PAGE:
How to Win Clients with Time-Tested Sales Techniques
Photo by netan.
I would never call myself a salesman. The word brings to mind a host of stereotypical, manipulative, sleazy jerks I’ve encountered who have very transparently tried to pad their wallets through coercive tricks. I have, however, worked some sales jobs over the years (reluctantly) and each provided lots of sales training, tips and tricks. Frankly I hated it, but when I left the world of sales to pursue a creative career I was surprised to find that my sales training comes into constant use when dealing with clients.
Below are five sales techniques that I find helpful for gaining and keeping clients and, more importantly, that I feel I can use in moderation and still look myself in the mirror.
A Bug In Their Ear
This is a trick from retail sales where you walk past a customer with you hands full of papers and say, in passing, something really positive about the product they’re looking at, then walk away. After giving them a little time you pass them again, this time not looking as busy. The idea is that they’ll stop you and ask you questions. You then start to sell.
I don’t personally feel comfortable with the above technique and have never used it as such. There is, however, an important principle at the bottom of it that I feel I can comfortably use. “Every action has an equal and opposite reaction.” While Newton was talking about physics, it can also apply to psychology. “We tend to retreat from aggression and pursue the elusive.”
As a freelancer this leads to an easy, soft sales approach. Pick a client you would like to work for and mention an idea to them casually (“It’d be great if your website had…” or whatever) that pertains to what you do. Do not, at this point, mention the idea of you doing the work. Make yourself casually available for them to ask further questions of. If they like your idea, they’ll probably ask you to do the work.
The best thing about this technique is that it takes next to no time and costs nothing. Do this with many potential clients and wait; the worst thing that happens is they take your suggestion and hold you in high regard for it.
The Emotion Scale
A boss I once had presented the staff at a sales meeting one day with a chart of emotions. At the bottom were the negative emotions, progressing up into neutral emotions and at the top were positive emotions (unfortunately, I do not have the original chart, but the principal works regardless). He told us that people cannot relate to someone who is not within two emotions on the scale (ie. a depressed person will not relate to cheerful behavior).
If a client is showing negative emotions then carefully place your communication at just above theirs on the emotion scale. That is to say an angry client is best met with a tone of boredom or calm reserve. Without them realizing it, this will bring their emotions closer to yours. Keep moving up the scale each time they get closer and eventually you will have them neutral, if not happy. This will put you in a better position to create a positive resolution to the conflict.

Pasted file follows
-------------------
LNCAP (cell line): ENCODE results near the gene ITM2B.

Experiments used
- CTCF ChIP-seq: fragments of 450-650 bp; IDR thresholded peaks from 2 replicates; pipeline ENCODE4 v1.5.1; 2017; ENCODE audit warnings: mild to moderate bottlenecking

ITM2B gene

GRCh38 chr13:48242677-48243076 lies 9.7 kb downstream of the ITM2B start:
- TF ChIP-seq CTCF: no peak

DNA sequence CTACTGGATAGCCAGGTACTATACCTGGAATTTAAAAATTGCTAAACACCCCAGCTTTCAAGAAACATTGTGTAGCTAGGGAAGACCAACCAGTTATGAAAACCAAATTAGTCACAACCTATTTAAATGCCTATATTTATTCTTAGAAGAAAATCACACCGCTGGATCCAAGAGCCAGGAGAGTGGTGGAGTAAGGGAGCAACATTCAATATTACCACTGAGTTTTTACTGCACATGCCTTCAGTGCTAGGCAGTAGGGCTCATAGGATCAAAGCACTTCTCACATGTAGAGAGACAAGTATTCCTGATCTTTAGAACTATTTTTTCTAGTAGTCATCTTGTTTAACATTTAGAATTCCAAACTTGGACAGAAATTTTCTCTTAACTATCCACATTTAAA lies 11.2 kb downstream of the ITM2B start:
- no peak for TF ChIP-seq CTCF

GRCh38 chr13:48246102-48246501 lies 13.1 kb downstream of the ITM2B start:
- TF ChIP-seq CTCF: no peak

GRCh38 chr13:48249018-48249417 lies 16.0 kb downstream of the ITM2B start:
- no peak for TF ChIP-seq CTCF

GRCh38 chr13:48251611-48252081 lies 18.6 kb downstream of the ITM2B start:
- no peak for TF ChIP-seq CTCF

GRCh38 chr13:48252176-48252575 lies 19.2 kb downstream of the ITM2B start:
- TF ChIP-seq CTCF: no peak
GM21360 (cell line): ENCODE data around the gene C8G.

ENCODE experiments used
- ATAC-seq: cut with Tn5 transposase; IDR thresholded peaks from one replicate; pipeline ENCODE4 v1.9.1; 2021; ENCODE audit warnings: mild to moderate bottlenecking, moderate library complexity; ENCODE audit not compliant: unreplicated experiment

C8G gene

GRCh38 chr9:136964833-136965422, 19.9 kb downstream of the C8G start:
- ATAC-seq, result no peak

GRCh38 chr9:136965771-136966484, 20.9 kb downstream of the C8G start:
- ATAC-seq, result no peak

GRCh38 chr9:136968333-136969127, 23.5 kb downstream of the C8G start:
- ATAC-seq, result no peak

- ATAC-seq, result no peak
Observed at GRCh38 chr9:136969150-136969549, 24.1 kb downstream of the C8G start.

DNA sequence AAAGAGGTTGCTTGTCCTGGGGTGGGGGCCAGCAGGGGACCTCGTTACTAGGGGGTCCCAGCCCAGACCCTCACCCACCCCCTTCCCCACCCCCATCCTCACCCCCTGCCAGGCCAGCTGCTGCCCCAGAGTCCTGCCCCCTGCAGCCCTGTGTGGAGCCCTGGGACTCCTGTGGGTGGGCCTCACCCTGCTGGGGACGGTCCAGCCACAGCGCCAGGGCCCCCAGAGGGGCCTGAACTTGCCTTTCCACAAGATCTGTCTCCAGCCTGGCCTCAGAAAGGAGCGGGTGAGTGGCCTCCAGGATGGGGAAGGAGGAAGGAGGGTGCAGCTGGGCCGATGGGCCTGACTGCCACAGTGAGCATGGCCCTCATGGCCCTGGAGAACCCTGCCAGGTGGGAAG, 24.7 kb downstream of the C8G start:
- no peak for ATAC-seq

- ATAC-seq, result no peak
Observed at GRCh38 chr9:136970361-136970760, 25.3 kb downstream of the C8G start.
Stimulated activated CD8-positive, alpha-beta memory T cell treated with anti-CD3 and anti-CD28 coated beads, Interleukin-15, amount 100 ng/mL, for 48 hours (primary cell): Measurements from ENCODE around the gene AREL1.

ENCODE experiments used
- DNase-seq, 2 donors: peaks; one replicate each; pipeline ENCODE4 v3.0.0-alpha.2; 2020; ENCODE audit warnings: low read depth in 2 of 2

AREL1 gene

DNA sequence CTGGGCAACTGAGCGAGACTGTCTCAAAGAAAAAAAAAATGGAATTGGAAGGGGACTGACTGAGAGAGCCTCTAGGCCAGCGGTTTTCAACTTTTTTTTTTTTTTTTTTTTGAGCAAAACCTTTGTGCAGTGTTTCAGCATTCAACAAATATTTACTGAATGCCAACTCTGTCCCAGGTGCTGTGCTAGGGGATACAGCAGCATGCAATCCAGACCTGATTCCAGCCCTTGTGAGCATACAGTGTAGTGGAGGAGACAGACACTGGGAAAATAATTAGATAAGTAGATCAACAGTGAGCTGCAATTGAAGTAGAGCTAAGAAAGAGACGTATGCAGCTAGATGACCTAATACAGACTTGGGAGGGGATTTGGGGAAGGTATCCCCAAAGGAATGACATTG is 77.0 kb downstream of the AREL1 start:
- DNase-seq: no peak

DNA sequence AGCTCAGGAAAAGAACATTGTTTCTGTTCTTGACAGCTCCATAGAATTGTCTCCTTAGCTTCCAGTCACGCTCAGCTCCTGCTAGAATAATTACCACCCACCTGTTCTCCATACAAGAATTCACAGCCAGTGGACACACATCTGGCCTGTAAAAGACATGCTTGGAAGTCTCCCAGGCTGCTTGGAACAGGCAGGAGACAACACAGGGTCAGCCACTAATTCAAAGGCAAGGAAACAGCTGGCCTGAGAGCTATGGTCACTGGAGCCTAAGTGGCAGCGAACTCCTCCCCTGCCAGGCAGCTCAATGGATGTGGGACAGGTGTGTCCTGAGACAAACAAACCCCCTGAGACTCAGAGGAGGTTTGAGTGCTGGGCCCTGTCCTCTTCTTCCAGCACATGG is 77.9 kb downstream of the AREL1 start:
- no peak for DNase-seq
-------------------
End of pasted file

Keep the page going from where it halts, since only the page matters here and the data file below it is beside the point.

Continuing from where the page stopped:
F.A.B. stands for Feature Advantage Benefit. It is very easy to fall into the habit of selling by listing features at length (“I can build you a website that does X, Y and Z!”). We must remember that while the reasons one wants those features seems obvious to us as experts in our industries, the client may not be as familiar with the terminology as you.
The F.A.B. technique suggests listing the services you’re offering as a feature followed by the advantage of that feature and how it benefits the customer. This will ensure that the client sees the real value of the work you’re proposing. For example if you are a copywriter you can say something like, “I have already worked for other clients in your industry (feature) so I already have some knowledge and know where to begin my research (advantage) which means I will take less time to write your brochure and we won’t need to make as many revisions (benefit).”
Be Santa Claus
Do you remember in the movie Miracle on 34th Street when Santa refers customers to different stores and the storeowner is angry until he realizes that the store is packed with customers who are lined up to see his Santa? Well, it turns out this really works.
It can be tempting as a freelancer to try to accept as much work as possible, even if it is outside of your strengths, but sometimes giving your clients a referral to somewhere that can do it better (or cheaper?) can result in them coming to you first next time. Keep a list of other freelancers and businesses that you know will treat them well and don’t be shy about giving it out. The client will love you for it and maybe the other freelancer/business will return the favor.
Ask For The Sale
It’s silly, but I’ve seen many sales not go through because the salesperson never asked “So, would you like to buy it?”. It feels like such a taboo to flat out ask someone if they want your services. Most of us tend to stall and answer questions hoping they’ll hire you. Find a not-too-pushy way of asking the question “do you want to hire me?” or “so, should we move ahead with this project?” and don’t be shy to ask it. If you don’t ask, they may go talk to someone else who will.